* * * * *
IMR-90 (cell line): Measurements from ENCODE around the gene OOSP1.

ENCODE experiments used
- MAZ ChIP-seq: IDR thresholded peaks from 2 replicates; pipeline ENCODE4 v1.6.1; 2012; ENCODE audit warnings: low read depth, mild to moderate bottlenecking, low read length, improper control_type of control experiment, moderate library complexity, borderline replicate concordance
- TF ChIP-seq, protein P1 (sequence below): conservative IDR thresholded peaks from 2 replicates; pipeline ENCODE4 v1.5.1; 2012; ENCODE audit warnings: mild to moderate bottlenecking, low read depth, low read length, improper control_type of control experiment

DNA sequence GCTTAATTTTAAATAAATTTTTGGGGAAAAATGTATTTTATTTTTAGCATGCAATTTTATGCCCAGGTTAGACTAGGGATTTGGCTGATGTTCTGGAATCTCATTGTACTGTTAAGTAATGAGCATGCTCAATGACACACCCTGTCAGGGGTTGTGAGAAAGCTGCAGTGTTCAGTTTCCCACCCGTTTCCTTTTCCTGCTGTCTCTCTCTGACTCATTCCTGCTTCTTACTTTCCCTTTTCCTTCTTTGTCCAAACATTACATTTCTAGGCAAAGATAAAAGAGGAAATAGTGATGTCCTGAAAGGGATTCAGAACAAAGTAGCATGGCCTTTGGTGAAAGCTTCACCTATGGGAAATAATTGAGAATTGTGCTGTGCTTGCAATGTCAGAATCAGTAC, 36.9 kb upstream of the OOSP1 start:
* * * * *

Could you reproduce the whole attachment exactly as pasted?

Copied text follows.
IMR-90 (cell line): Measurements from ENCODE around the gene OOSP1.

ENCODE experiments used
- MAZ ChIP-seq: IDR thresholded peaks from 2 replicates; pipeline ENCODE4 v1.6.1; 2012; ENCODE audit warnings: low read depth, mild to moderate bottlenecking, low read length, improper control_type of control experiment, moderate library complexity, borderline replicate concordance
- TF ChIP-seq, protein P1 (sequence below): conservative IDR thresholded peaks from 2 replicates; pipeline ENCODE4 v1.5.1; 2012; ENCODE audit warnings: mild to moderate bottlenecking, low read depth, low read length, improper control_type of control experiment

DNA sequence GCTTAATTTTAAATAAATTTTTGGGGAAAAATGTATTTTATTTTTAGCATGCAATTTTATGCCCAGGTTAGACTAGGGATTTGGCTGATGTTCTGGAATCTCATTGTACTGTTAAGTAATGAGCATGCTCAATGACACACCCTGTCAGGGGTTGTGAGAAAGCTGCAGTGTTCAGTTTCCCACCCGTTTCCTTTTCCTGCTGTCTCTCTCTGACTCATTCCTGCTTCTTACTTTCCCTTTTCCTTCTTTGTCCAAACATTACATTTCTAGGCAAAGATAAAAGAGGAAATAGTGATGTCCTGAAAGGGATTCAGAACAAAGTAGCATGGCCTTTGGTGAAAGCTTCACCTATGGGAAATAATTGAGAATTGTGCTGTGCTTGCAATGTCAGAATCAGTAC, 36.9 kb upstream of the OOSP1 start: